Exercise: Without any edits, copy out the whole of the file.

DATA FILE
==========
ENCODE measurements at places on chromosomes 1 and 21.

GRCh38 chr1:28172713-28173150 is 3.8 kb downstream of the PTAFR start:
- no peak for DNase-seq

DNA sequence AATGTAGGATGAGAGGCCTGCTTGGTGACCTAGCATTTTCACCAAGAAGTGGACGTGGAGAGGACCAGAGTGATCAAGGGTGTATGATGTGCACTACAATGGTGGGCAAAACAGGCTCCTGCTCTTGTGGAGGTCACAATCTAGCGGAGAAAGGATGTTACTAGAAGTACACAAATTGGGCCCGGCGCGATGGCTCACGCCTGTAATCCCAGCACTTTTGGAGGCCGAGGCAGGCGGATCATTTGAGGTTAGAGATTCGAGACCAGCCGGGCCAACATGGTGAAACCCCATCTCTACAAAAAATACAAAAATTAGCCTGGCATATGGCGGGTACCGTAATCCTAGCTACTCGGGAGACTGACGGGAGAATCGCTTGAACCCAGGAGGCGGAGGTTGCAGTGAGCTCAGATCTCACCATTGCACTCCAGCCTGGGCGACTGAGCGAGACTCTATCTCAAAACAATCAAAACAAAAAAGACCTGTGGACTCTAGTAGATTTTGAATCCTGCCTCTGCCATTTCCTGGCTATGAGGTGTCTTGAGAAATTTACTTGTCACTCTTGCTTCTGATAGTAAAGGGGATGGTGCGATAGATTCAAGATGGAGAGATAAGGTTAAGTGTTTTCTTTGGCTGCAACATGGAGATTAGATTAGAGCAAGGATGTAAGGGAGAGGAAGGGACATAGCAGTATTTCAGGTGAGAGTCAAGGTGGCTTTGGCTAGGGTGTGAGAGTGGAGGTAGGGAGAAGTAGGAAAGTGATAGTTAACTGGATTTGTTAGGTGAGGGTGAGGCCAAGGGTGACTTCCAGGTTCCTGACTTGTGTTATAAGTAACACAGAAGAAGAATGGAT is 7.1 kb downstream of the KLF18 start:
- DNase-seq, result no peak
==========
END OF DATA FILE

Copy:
ENCODE measurements at places on chromosomes 1 and 21.

GRCh38 chr1:28172713-28173150 is 3.8 kb downstream of the PTAFR start:
- no peak for DNase-seq

DNA sequence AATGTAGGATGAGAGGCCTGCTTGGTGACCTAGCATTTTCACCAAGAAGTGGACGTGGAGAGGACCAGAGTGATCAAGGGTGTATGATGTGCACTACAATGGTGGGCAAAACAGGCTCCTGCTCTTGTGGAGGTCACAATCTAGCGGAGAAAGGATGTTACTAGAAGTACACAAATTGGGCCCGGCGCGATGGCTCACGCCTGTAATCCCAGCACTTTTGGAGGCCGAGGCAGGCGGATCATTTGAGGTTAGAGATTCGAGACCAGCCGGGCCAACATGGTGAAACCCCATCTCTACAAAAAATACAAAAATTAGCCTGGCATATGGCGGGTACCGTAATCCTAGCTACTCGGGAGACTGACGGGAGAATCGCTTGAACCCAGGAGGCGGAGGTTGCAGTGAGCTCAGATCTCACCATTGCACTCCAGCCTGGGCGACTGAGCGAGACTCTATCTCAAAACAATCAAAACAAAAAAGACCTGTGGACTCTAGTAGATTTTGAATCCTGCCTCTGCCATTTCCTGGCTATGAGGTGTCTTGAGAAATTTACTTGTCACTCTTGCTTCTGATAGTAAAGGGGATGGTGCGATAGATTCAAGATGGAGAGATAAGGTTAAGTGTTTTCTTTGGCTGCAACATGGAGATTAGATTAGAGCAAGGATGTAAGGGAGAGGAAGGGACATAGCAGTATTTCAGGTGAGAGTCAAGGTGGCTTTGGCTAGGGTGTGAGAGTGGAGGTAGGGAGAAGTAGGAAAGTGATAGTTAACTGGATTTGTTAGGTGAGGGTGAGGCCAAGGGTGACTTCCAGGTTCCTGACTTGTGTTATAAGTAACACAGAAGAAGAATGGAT is 7.1 kb downstream of the KLF18 start:
- DNase-seq, result no peak